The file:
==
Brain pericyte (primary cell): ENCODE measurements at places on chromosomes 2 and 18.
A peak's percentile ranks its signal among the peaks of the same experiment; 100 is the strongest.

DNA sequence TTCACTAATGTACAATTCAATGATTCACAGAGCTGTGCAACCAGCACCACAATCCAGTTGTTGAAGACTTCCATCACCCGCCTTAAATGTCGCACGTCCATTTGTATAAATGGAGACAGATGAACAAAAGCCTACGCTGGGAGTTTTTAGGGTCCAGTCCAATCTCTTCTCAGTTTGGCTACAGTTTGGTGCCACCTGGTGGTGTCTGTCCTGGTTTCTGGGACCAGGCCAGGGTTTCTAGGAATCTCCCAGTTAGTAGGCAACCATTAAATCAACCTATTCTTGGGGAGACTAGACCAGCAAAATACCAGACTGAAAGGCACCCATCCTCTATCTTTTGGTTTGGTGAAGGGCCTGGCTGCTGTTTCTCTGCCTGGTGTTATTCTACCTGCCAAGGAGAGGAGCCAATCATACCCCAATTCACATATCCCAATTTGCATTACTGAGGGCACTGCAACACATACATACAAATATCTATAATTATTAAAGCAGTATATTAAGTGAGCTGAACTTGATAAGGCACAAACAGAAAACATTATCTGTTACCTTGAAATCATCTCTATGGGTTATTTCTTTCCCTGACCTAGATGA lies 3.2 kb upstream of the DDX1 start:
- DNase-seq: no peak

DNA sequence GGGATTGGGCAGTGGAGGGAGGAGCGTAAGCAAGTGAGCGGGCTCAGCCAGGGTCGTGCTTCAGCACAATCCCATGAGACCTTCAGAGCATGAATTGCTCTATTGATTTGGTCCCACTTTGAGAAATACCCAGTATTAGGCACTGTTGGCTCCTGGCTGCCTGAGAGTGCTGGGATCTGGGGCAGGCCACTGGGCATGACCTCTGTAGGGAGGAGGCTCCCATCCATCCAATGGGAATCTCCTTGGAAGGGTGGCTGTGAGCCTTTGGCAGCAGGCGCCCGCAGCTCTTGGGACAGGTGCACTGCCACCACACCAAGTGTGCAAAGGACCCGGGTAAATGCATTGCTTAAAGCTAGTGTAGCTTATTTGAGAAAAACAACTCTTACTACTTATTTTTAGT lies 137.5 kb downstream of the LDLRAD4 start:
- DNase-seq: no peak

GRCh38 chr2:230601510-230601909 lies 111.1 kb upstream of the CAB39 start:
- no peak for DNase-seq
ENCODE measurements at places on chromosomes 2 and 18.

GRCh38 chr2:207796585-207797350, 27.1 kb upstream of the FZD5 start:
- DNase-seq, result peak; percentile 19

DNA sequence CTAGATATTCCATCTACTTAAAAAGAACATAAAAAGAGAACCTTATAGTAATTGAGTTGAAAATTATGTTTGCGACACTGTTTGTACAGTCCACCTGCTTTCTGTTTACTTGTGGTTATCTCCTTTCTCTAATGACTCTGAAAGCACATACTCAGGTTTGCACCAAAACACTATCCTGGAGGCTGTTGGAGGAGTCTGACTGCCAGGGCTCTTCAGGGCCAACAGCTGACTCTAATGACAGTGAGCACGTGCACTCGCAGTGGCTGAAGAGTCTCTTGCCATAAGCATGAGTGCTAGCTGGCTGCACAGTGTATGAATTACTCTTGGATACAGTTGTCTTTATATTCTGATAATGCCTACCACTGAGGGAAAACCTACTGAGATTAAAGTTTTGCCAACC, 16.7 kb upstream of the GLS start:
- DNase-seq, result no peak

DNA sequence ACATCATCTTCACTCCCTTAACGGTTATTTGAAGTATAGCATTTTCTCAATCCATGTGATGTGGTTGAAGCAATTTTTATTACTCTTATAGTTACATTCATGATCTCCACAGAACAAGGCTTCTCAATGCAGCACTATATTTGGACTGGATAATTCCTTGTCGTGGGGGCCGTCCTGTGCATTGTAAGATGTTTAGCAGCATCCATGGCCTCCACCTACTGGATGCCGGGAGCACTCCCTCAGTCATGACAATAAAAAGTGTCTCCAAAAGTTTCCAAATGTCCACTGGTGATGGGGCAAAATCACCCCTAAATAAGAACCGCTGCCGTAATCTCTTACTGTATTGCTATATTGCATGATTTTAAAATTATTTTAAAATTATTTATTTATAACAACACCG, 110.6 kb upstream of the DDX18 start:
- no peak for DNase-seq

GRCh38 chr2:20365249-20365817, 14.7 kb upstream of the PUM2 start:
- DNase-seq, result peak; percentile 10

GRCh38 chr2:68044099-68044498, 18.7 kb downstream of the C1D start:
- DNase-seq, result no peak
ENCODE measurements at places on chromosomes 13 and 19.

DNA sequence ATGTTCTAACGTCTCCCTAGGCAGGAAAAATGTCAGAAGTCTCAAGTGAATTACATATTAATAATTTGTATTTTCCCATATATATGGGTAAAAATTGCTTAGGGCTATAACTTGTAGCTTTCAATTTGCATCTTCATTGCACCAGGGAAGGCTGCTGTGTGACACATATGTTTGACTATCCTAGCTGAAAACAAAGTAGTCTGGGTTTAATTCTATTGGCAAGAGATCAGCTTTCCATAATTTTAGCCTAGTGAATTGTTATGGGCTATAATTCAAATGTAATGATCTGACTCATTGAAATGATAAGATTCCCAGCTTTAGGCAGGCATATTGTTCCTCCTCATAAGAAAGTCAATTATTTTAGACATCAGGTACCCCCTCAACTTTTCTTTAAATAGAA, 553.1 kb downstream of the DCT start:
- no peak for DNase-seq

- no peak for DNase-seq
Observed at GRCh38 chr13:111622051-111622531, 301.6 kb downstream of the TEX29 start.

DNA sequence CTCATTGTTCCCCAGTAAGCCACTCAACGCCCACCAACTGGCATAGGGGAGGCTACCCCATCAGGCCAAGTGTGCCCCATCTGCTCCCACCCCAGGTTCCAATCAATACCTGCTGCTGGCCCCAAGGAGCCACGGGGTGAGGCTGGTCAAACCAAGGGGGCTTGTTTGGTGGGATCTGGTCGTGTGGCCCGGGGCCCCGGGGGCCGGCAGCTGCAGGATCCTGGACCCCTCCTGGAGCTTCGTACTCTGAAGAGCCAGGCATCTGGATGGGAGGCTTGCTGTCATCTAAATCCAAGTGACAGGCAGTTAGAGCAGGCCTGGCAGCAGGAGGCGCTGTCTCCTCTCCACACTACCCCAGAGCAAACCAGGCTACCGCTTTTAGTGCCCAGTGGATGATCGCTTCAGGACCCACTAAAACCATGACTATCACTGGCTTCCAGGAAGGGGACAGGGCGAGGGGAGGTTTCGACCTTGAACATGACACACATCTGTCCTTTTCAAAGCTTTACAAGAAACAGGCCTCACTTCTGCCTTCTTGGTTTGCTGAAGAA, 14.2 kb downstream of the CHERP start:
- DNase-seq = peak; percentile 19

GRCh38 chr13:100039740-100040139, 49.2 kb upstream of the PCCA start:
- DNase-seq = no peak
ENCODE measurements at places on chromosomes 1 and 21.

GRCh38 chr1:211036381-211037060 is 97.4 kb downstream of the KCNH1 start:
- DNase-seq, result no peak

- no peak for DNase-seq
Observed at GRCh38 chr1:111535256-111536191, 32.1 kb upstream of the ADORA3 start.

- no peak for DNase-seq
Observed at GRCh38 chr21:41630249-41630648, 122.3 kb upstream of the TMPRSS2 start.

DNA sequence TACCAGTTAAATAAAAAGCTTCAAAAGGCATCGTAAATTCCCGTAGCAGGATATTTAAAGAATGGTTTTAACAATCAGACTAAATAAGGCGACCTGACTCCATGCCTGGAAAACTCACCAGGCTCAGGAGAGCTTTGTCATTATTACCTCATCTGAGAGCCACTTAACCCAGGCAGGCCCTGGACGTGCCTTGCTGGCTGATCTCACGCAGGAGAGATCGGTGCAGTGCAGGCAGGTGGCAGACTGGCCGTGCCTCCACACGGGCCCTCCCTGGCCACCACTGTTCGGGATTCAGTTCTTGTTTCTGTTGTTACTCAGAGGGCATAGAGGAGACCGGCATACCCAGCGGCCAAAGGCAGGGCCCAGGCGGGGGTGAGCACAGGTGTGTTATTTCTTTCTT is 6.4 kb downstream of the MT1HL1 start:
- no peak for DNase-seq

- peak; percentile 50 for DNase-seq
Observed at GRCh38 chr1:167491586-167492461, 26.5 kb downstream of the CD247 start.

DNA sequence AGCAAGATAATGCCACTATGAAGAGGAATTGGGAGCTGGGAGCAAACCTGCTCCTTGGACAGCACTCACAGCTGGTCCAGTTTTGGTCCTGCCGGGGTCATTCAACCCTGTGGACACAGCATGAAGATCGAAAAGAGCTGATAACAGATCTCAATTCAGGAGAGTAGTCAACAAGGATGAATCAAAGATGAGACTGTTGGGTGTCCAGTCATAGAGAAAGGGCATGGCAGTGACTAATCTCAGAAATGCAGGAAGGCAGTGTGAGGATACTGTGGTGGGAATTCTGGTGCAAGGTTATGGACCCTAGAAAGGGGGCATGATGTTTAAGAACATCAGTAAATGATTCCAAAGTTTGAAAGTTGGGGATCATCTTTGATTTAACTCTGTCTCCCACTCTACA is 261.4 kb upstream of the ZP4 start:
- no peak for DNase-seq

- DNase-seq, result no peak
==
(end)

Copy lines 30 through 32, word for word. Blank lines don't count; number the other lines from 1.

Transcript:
GRCh38 chr1:211036381-211037060 is 97.4 kb downstream of the KCNH1 start:
- DNase-seq, result no peak

- no peak for DNase-seq